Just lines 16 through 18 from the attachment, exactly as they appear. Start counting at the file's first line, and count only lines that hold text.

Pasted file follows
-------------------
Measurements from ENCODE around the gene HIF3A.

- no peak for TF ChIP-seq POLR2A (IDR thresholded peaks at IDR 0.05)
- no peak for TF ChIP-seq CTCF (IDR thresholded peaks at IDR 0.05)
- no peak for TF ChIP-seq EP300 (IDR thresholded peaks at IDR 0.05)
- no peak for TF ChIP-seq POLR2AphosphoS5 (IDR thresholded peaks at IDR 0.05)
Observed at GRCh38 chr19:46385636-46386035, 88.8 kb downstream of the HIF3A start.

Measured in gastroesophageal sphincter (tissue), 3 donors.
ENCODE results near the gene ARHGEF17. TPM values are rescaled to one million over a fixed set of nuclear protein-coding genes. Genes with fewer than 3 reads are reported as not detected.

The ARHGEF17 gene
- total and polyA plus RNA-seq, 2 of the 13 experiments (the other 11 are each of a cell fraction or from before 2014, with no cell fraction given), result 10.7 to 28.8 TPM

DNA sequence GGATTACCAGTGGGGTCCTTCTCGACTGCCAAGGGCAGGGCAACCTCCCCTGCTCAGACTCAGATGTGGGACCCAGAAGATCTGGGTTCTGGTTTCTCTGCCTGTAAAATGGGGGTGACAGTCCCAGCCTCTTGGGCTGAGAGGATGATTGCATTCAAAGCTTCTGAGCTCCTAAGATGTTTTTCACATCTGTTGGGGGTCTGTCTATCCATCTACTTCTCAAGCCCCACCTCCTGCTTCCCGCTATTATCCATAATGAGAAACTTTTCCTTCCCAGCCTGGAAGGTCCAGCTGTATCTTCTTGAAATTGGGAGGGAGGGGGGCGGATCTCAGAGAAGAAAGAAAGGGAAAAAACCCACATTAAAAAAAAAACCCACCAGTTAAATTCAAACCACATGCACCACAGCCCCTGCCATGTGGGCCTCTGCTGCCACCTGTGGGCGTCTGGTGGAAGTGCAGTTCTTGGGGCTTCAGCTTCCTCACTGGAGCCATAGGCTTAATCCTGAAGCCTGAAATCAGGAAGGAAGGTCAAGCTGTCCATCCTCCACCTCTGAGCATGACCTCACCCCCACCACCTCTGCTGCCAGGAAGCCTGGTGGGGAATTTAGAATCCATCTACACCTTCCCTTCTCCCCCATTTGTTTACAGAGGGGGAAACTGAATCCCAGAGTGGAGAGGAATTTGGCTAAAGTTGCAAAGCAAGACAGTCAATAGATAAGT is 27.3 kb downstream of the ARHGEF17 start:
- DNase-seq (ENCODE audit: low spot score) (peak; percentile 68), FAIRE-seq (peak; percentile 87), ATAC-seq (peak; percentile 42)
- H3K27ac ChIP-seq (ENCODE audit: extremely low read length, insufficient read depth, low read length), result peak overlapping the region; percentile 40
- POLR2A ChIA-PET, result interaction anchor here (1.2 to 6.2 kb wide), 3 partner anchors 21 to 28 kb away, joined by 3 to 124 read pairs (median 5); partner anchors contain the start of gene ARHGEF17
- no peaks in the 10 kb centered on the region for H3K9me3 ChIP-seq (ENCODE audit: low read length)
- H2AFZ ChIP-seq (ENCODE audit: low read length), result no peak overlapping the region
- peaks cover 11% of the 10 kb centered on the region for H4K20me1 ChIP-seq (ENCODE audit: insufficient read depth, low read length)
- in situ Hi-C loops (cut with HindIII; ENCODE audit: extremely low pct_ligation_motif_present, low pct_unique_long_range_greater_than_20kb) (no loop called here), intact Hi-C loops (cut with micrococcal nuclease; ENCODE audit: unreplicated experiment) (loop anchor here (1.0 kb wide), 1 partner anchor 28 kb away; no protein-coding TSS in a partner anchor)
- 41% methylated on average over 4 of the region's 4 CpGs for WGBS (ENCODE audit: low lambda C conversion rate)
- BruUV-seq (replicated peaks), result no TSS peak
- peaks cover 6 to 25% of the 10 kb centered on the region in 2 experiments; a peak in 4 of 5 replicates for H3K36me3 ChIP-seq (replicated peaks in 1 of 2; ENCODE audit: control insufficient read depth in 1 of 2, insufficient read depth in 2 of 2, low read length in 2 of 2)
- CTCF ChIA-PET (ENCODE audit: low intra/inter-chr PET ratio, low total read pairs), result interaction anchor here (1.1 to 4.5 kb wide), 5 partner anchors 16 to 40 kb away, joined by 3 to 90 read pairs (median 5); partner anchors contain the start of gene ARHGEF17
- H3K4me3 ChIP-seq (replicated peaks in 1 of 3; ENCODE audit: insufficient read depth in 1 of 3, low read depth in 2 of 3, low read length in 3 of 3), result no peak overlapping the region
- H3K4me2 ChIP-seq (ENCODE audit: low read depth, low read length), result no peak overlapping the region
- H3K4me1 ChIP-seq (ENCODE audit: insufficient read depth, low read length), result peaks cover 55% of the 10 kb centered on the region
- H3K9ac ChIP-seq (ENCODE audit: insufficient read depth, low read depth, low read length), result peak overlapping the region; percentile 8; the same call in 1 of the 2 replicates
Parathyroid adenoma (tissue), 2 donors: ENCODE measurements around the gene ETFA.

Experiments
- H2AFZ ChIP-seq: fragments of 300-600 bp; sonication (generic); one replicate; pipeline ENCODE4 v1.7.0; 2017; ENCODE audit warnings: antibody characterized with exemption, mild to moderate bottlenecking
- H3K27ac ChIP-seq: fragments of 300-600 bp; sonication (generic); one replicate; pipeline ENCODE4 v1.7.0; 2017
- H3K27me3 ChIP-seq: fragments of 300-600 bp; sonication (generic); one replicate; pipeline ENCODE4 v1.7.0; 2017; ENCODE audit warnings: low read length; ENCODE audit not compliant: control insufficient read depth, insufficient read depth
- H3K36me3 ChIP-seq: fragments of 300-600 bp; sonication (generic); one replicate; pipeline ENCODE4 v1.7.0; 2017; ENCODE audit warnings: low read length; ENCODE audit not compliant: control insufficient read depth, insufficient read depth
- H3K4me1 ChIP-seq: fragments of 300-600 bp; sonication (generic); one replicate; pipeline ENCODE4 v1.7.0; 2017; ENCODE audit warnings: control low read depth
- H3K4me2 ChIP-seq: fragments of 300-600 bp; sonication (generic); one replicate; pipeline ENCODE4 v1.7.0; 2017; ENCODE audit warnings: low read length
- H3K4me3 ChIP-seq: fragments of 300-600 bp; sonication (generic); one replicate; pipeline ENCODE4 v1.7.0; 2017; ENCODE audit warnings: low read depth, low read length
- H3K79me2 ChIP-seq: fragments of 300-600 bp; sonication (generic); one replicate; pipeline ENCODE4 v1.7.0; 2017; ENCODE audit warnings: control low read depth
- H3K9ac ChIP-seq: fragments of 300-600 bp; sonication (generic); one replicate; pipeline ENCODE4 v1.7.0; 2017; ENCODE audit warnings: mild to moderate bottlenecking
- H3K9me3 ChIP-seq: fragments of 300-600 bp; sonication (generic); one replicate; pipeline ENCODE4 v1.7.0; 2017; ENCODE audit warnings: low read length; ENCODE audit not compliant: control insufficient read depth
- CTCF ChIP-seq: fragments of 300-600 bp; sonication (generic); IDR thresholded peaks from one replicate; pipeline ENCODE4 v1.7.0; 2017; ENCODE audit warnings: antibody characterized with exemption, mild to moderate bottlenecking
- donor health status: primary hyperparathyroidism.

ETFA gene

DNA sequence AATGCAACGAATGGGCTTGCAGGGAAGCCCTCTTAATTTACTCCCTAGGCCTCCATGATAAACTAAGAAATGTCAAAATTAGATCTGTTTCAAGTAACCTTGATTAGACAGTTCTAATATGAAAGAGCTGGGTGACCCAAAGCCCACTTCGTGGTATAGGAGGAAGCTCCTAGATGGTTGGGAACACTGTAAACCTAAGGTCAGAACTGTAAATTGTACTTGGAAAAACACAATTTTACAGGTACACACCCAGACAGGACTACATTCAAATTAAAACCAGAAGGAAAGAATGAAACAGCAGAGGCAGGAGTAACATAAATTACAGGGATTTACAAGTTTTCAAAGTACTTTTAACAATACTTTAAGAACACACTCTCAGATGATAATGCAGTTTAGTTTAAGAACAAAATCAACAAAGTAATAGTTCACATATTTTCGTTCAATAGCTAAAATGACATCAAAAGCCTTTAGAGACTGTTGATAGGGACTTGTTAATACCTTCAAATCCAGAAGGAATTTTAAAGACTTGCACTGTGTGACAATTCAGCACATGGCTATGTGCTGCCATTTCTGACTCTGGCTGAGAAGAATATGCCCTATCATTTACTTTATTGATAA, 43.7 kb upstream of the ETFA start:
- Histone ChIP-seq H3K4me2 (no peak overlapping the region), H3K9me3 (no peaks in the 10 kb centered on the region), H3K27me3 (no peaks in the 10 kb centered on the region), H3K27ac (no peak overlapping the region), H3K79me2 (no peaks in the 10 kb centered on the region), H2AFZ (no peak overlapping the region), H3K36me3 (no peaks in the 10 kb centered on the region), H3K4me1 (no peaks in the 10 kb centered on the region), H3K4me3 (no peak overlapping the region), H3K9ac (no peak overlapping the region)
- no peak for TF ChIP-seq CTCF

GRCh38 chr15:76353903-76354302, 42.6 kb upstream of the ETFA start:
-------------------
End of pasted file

- H2AFZ ChIP-seq (ENCODE audit: low read length), result no peak overlapping the region
- peaks cover 11% of the 10 kb centered on the region for H4K20me1 ChIP-seq (ENCODE audit: insufficient read depth, low read length)
- in situ Hi-C loops (cut with HindIII; ENCODE audit: extremely low pct_ligation_motif_present, low pct_unique_long_range_greater_than_20kb) (no loop called here), intact Hi-C loops (cut with micrococcal nuclease; ENCODE audit: unreplicated experiment) (loop anchor here (1.0 kb wide), 1 partner anchor 28 kb away; no protein-coding TSS in a partner anchor)